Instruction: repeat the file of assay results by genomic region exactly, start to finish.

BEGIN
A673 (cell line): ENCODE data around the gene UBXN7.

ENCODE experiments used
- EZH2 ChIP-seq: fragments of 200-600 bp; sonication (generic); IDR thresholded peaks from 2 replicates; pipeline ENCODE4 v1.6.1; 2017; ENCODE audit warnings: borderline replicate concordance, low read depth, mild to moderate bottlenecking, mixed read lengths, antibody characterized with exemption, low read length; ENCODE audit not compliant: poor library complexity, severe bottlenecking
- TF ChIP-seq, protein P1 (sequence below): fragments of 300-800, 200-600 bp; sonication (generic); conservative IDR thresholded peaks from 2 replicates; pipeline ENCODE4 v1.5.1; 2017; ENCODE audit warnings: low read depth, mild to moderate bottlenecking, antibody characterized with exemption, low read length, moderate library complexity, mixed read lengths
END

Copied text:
A673 (cell line): ENCODE data around the gene UBXN7.

ENCODE experiments used
- EZH2 ChIP-seq: fragments of 200-600 bp; sonication (generic); IDR thresholded peaks from 2 replicates; pipeline ENCODE4 v1.6.1; 2017; ENCODE audit warnings: borderline replicate concordance, low read depth, mild to moderate bottlenecking, mixed read lengths, antibody characterized with exemption, low read length; ENCODE audit not compliant: poor library complexity, severe bottlenecking
- TF ChIP-seq, protein P1 (sequence below): fragments of 300-800, 200-600 bp; sonication (generic); conservative IDR thresholded peaks from 2 replicates; pipeline ENCODE4 v1.5.1; 2017; ENCODE audit warnings: low read depth, mild to moderate bottlenecking, antibody characterized with exemption, low read length, moderate library complexity, mixed read lengths